Molecular biologist Christopher Johnson was schmoozing at a party not long ago, talking with another guest about his research, as scientists often do. Johnson works on breaking down plastics, which tend to be highly resistant to such things.

The woman he was speak­ing with at this particular pre-­wedding soiree replied that she felt overwhelmed—­hopeless—about the whole situation: how we can’t seem to stop using plastics, how they crowd landfills, how their microparticles permeate the oceans.

Overwhelmed, Johnson thought. Hopeless.

“I’m a world away from that perspective,” Johnson says, ­recalling his reaction.

That’s because plastics aren’t just happening to Johnson. He’s happening to them. Johnson is a research scientist at the National Renewable Energy Laboratory, and this past year, he and his colleagues created a biological enzyme that can chew efficiently through throwaway plastics like those that make water bottles and soap containers. The team is optimistic they can engineer a world where humans keep using this overabundant material—without winding up literally or figuratively overwhelmed by it. In that world, as part of a broader, robust recycling system, microorganisms will digest polymers into their chemical components so they can turn a profit as new and better products.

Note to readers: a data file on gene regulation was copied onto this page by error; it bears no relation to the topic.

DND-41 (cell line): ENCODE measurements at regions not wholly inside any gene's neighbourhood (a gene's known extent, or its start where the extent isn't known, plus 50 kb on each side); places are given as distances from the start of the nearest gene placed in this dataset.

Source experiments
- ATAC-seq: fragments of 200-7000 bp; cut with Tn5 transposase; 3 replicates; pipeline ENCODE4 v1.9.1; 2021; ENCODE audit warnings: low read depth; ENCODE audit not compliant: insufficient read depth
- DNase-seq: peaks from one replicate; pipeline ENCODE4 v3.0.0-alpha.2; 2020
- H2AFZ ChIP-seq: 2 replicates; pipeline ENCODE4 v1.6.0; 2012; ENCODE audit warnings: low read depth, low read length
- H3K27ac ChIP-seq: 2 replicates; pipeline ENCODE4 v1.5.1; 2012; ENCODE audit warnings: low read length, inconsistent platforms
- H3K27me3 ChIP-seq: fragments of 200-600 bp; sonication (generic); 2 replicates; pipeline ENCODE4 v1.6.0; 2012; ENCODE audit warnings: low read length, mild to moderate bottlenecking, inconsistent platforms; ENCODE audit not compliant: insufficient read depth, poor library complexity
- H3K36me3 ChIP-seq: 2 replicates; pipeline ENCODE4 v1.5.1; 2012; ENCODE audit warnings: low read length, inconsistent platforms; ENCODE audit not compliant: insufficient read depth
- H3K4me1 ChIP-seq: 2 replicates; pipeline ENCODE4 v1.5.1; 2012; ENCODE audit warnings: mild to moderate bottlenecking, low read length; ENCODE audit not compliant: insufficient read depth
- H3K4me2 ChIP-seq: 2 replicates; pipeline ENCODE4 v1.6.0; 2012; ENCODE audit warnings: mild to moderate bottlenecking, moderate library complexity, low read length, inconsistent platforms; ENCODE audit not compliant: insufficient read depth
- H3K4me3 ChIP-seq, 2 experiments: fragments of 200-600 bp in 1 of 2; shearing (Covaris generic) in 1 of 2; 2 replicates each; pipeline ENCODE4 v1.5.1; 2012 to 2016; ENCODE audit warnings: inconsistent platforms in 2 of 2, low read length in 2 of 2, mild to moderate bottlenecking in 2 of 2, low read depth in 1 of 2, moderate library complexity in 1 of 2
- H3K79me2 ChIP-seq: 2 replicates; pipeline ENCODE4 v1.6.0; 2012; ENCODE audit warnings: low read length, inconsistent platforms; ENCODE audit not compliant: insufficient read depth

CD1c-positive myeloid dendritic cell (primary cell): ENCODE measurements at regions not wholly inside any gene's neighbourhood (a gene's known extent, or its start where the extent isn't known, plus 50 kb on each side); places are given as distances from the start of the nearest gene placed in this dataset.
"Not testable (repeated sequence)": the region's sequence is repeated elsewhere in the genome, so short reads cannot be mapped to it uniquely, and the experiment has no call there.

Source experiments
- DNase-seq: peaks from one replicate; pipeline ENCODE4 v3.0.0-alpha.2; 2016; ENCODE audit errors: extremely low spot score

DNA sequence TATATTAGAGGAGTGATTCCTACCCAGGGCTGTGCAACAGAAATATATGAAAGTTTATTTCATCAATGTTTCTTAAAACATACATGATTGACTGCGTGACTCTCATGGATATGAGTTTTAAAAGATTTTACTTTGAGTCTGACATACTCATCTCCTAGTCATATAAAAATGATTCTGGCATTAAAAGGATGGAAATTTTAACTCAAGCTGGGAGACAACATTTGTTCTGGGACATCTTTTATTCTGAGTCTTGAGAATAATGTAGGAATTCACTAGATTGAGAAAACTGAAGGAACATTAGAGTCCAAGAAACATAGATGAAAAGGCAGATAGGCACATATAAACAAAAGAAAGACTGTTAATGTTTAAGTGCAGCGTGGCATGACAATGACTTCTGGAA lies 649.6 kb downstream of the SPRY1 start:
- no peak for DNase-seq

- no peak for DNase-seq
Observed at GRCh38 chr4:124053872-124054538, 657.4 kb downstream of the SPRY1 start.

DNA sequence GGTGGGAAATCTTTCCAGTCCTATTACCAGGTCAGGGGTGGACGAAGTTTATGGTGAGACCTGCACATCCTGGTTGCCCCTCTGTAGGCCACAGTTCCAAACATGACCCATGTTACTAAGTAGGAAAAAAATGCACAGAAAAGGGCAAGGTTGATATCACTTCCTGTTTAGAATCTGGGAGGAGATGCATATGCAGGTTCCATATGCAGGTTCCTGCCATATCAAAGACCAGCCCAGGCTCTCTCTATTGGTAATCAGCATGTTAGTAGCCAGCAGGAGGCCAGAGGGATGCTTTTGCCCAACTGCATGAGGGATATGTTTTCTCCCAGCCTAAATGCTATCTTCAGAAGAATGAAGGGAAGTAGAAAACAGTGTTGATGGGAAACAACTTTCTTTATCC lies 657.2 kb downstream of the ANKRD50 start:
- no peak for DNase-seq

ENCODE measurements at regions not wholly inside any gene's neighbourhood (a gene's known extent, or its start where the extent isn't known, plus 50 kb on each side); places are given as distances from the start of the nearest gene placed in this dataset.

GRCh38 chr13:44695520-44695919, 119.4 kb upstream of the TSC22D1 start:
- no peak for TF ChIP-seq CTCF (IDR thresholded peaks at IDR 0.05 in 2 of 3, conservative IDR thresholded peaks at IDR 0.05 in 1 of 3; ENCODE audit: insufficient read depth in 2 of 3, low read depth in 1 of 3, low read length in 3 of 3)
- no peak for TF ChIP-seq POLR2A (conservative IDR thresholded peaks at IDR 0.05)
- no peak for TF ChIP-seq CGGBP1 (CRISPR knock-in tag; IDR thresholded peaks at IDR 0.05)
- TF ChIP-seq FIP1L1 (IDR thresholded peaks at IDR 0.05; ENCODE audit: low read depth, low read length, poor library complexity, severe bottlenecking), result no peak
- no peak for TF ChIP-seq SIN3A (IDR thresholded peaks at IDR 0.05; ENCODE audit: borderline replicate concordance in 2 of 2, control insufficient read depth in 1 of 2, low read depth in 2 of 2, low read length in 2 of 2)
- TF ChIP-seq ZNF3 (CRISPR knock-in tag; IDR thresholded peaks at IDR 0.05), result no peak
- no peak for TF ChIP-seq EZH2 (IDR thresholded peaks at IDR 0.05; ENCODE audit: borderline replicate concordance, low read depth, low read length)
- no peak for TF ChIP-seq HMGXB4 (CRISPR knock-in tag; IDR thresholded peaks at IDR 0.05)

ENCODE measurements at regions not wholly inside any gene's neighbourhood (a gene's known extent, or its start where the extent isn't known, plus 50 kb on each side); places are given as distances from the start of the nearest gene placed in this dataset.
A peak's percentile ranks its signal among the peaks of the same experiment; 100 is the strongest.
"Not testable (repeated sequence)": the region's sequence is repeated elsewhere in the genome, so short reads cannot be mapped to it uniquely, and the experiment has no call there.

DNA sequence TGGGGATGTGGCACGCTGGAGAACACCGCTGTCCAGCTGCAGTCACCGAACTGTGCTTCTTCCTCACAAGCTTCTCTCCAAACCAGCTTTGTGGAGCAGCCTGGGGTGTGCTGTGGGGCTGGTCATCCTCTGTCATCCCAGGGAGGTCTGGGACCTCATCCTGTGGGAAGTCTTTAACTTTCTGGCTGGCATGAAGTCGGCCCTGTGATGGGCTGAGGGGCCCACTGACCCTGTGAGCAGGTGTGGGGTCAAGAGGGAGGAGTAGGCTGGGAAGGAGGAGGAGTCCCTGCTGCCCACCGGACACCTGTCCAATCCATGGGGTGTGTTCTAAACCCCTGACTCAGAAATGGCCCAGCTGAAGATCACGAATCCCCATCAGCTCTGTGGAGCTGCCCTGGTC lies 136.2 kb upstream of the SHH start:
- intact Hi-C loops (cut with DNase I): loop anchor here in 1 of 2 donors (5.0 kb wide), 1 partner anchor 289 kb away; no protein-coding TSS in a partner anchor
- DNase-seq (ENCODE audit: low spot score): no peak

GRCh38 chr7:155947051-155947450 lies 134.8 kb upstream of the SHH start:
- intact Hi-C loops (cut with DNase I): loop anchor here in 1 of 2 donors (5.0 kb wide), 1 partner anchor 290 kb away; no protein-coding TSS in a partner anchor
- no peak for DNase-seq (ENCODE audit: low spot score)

Currently, recycling doesn’t actually turn plastic into anything, chemically speaking: It just grinds the waste into smaller pieces, like shredding paper into strips. Manufacturers then reconstitute those pieces into lower-quality plastic. In bio-based recycling, as those in the field call it, plastic-eating organisms give you back the building blocks to make new materials and, eventually, goods.

Johnson’s group, in particular, captured the public’s imagination because its discovery was accidental and made for a great story. Skeptics feared the effort might backfire—that rogue GMO chompers might start gobbling the wrong polymers. Like the dashboard of your car. As you’re driving. It’s an extremely remote possibility but not completely misguided.

Scientists have new hope that nature might hold a solution for our most problematic polymers. Brian Klutch

All that plastic trash, after all, is itself an unintended consequence. The synthetic material began, in part, as a substitute for ivory to save ele­phants from slaughter. But that innovation also brought us to where we are today: overwhelmed and hopeless. The amount of plastic that humans produce every year—more than 300 million tons—weighs about five times that of all ­people put together.

We use most of our modern polymers just once: in water bottles, shampoo bottles, milk bottles, chip bags, grocery bags, coffee stirrers. Every year, nearly 9 million tons of the litter ends up offshore. You’ve probably heard of the Great Pacific Garbage Patch: an area in the ocean’s northern half where swirling currents congregate all that refuse. But did you know that by 2050, the high seas could sport more plastic than fish?

Civilization isn’t doing a great job of cleaning up after itself, partly, Johnson and his team believe, because there’s never been a great economic incentive to. But if you can take those plastic building blocks and assemble them into something more valuable than the ­original—such as auto parts, wind turbines, or even surfboards—you can change recycling’s calculus. Companies can do well for themselves by doing good for the world.